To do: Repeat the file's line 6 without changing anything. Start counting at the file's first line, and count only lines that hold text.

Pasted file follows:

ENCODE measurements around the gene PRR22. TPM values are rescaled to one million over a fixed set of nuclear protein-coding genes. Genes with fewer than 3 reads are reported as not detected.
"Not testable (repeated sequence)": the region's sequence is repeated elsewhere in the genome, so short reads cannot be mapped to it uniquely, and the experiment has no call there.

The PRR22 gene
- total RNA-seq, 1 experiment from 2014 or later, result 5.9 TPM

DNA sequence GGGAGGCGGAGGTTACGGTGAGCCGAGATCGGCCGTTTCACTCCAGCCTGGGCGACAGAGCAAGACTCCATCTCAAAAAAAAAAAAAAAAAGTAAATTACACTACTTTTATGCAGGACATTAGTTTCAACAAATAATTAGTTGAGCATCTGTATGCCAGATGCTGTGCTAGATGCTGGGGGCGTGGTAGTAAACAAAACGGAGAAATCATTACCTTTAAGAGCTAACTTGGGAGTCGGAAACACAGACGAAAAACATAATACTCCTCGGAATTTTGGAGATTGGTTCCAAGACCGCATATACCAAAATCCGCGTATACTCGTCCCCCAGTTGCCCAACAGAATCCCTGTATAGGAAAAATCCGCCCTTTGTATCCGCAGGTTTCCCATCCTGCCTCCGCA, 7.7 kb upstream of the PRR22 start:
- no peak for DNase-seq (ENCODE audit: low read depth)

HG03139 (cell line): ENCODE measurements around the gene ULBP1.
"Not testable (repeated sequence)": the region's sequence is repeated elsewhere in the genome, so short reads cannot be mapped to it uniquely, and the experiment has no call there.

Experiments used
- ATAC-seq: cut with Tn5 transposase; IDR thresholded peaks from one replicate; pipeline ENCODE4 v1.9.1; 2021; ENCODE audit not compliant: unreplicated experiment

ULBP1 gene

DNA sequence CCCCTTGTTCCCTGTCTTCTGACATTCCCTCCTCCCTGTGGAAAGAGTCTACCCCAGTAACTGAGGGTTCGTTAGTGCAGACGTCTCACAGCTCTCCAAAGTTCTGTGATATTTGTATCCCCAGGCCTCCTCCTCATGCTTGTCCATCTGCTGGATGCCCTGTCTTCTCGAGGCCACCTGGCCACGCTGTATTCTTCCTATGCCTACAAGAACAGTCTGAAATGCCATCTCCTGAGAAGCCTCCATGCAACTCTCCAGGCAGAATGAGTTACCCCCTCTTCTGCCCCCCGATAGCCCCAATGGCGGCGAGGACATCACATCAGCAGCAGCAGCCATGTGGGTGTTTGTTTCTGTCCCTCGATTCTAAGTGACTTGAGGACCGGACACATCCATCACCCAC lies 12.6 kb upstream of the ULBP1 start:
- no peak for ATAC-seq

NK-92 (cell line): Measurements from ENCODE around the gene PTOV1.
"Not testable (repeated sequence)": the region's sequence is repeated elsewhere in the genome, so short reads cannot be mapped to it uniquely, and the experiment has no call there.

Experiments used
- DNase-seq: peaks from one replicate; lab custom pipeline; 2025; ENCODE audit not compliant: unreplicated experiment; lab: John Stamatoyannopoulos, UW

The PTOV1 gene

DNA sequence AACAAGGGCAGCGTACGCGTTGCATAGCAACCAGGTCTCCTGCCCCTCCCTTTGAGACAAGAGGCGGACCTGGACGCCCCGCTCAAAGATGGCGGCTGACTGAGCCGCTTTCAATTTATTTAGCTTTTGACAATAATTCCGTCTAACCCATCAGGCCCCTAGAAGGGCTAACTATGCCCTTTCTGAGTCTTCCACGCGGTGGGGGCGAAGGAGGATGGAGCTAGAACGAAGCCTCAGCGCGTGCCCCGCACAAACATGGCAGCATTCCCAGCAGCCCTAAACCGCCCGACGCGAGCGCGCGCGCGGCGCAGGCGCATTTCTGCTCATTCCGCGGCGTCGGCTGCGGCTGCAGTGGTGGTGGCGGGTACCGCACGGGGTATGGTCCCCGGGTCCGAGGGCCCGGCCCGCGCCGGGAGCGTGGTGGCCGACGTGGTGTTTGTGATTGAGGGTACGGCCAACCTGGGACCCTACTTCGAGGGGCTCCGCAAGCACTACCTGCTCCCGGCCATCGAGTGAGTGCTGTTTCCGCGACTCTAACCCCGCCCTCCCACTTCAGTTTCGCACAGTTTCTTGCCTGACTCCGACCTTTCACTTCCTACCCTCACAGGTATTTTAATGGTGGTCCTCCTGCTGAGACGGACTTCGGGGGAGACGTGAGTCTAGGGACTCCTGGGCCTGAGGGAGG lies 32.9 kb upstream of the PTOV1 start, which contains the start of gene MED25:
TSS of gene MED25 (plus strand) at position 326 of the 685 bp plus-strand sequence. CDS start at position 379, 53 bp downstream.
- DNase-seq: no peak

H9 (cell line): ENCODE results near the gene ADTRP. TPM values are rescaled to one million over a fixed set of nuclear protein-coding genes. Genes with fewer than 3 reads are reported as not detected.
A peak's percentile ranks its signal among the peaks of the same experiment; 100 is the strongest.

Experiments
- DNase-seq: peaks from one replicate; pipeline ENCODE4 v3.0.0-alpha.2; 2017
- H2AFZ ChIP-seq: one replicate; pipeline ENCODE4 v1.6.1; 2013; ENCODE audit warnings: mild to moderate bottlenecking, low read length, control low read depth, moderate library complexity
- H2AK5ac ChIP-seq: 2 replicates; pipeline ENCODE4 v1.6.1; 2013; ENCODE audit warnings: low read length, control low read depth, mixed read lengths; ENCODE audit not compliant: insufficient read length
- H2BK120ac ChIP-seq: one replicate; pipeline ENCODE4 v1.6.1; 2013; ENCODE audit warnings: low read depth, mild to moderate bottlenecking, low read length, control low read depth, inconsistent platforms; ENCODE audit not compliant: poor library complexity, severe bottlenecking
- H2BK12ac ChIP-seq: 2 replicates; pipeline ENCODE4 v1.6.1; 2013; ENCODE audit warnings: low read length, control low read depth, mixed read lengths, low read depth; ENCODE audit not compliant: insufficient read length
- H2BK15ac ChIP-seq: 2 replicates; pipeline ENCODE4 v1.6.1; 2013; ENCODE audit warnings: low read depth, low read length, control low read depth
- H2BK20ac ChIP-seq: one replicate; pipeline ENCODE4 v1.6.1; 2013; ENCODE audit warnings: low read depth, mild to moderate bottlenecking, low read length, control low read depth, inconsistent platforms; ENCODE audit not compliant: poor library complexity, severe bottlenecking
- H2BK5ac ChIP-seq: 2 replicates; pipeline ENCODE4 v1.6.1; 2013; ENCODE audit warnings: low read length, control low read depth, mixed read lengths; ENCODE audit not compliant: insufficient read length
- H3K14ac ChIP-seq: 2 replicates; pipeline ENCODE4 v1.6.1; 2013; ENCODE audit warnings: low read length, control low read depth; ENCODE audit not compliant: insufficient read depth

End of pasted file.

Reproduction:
- no peak for DNase-seq (ENCODE audit: low read depth)